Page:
Let me just start this off by saying that in real life, Emily Blunt and Alison Brie are basically glowing vessels of radiance and beauty and that I basically melted into a quavery glob of goo when they walked into the room that night for the Q&A session. Which was a little embarrassing, not least of all because I’d been determined not to be one those people who lose their senses and better judgment at the sight of some celebrity—how majorly lame would that be right? But then there they were, and there I was—my face was flushing, my mouth was stretching into a ridiculous love-grin, and I found myself breathing out in a high pitched voice, basically whisper-squealing, to my photographer, “Omygosh they’re so pretty!! Aren’t they so prettty??” He nodded, busy drinking an elegant glass of red wine and nibbling on an exquisitely fried risotto ball.
We were on the second floor of The London hotel in New York, in a very small, very intimate conference room that was decorated a bit like an engagement party: red and white paper lanterns were strung from the ceiling, and around the room were little round tables covered with white tablecloths; in the middle of each table was a lovely bouquet of red and white roses. At the front of the room were Emily Blunt and Alison Brie, answering questions about The Five-Year Engagement, the new romantic comedy by Nicholas Stoller.
The premise of The Five-Year Engagement is about couple who has been engaged for (as you might’ve guessed) five years. But the movie isn’t so much about the kind of romance you’d normally expect to see in a typical romantic comedy as it is about the problems a long-term relationship can face when the people in that relationship—despite how much they love each other—start moving down different paths in life.
The creators and stars of the film are a powerful bunch: Nicholas Stoller, who directed Forgetting Sarah Marshall and Get Him To The Greek, is the director of the movie, as well as the co-writer of the script with Jason Segel; Judd Apatow, the man who has basically been involved with every single wildly successful comedy released in the past eight years, is one of the film’s producers; Emily Blunt, from The Devil Wears Prada and The Adjustment Bureau, plays Violet Barnes, Tom’s fiance; Jason Segel, from Freaks and Geeks, How I Met Your Mother, The Muppet Movie, and Forgetting Sarah Marshall, plays Tom Solomon, Violet’s fiance; Alison Brie, from Community and Mad Men, plays Suzie Barnes, Violet’s sister and Alex’s wife; and Chris Pratt, from Parks and Recreation and Moneyball, plays Tom’s friend, Alex, and Suzie’s husband.
Jason Segel and Chris Pratt weren’t there that night for the Q&A, but Emily Blunt and Alison Brie were, and they answered questions about the movie, and talked about weddings, fashion, and farts.
On keeping a straight face during the movie shooting:
Emily: We didn’t. Alison’s a pro because she works on Community and she’s surrounded by funny people all the time, but I have no self control. But out of the whole cast Alison was by far the best at not breaking, and I was by far the worst. When someone’s improving, it’s really really hard to hold it together.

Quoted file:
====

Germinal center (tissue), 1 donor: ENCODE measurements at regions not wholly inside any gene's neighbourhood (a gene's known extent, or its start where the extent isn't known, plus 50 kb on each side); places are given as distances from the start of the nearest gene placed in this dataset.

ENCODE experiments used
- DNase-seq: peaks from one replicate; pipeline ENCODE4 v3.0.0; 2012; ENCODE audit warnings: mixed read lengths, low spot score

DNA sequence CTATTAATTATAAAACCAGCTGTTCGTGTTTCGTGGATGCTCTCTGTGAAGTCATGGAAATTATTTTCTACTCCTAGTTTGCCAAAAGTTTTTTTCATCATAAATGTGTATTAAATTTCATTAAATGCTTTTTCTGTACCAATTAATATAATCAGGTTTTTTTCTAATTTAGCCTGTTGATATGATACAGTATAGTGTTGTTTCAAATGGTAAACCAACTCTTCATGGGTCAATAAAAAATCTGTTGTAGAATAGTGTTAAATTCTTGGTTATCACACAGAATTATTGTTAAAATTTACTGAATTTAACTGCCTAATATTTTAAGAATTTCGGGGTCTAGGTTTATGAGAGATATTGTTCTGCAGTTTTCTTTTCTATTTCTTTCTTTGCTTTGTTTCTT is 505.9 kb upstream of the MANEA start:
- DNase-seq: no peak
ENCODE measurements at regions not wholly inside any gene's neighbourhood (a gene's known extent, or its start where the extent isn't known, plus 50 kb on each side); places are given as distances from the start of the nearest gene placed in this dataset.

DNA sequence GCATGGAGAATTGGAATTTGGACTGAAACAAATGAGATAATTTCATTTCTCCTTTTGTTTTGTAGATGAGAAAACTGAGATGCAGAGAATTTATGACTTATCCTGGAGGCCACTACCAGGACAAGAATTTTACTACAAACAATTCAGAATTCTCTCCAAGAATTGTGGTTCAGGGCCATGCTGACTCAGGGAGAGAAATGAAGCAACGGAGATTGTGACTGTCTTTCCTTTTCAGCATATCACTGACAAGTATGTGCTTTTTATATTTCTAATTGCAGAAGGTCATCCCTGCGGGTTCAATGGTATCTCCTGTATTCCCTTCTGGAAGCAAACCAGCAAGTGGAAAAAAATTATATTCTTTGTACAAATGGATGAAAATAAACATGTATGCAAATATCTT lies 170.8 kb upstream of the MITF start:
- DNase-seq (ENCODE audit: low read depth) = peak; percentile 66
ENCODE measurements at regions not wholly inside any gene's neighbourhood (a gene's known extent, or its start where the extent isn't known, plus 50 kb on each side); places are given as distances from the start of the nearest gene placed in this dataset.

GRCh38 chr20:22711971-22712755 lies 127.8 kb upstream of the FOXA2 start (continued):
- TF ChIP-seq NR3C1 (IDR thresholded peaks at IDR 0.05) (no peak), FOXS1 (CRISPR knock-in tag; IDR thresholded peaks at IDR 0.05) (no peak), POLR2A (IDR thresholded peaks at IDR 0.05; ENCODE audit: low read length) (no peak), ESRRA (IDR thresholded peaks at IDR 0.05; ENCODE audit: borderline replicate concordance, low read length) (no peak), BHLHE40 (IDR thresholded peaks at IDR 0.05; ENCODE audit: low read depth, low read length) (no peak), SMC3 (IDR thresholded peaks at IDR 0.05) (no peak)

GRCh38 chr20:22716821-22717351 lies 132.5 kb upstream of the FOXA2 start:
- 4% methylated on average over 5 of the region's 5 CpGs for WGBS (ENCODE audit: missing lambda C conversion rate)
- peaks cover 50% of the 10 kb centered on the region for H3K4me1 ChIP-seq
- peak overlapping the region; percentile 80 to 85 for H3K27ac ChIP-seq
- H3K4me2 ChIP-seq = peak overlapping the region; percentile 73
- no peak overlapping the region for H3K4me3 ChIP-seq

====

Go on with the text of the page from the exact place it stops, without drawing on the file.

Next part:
Alison: I do have that experience on Community, but when I break though, it’s the worst because, I start crying immediately—like laughter to tears immediately— and Emily would just always just look over at me and say, “Alison, stop crying. You’re always crying.”
On Suzie and Alex’s relationship and Chris Pratt’s Portuguese singing:
Alison: Suzie and Alex live their lives by the skin of their teeth, but because they’re both just so weird and yet so weirdly on the same page with each other that everything works. Like he sings this weird song in the movie, this weird Portuguese song, but it actually sort of works in this super touching and amazing way. And Chris Pratt was just was incredible, he crushed it.
Emily: I don’t know how you didn’t laugh when he sang that on set.
Alison: Because I was like, falling in love with him at the same time! It was the weirdest dynamic, because you were like, this is hilarious; and sexy; and romantic—what’s happening to me! It was very weird.
On Tom and Violet and modern relationships:
Emily: What the we tried to show in the movie is a modern couple: It’s actually the girl who has a career and she moves off and he has to follow and he has to adjust and I think that is a modern couple. A lot of people have asked me questions about that, saying do you think Violet’s just kind of selfish and career driven, and I’m like, hey, if the genders were reversed, this would never be a question, this would not be an issue, this wouldn’t even be raised. And Jason [Segel]—because Jason likes women and he gets them and he sees the modern day couple—and he’s like, yeah, let’s switch it around, and make it that Tom is emasculated and Tom doesn’t know his place in the world and that he’s the one martyring himself and he’s the one at home feeling a bit lost. So I thought that was really interesting, because even though it seems different for a romantic comedy, it’s actually relevant to what the world is like nowadays. My own mother said to my dad, “When are you going to ask me to marry you?”, and that’s how it happened.